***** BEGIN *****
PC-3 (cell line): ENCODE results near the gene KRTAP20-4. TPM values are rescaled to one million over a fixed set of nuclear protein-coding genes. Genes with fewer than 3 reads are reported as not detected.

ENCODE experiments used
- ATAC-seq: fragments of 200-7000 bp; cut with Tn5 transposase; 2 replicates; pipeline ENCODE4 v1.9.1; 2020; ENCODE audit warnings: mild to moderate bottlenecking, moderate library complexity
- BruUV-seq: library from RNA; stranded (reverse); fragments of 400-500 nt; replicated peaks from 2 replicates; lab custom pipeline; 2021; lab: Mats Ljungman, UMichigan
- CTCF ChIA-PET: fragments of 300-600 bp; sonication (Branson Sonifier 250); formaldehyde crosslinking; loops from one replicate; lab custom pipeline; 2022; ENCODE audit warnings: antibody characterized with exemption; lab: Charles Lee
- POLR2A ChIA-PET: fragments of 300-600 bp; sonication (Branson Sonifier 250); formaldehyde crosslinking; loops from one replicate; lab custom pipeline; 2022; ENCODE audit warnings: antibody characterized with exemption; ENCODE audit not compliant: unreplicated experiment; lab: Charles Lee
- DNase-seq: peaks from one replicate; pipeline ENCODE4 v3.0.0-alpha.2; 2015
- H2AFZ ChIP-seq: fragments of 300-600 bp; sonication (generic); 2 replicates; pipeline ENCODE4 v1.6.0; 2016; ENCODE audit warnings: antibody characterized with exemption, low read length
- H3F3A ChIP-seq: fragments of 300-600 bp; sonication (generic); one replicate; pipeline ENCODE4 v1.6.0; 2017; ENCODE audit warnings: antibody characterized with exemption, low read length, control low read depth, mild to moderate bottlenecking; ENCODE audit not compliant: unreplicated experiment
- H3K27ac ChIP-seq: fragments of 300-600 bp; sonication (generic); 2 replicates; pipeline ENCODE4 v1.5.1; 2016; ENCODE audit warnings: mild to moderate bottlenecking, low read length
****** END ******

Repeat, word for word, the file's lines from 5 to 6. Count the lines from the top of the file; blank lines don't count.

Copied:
- CTCF ChIA-PET: fragments of 300-600 bp; sonication (Branson Sonifier 250); formaldehyde crosslinking; loops from one replicate; lab custom pipeline; 2022; ENCODE audit warnings: antibody characterized with exemption; lab: Charles Lee
- POLR2A ChIA-PET: fragments of 300-600 bp; sonication (Branson Sonifier 250); formaldehyde crosslinking; loops from one replicate; lab custom pipeline; 2022; ENCODE audit warnings: antibody characterized with exemption; ENCODE audit not compliant: unreplicated experiment; lab: Charles Lee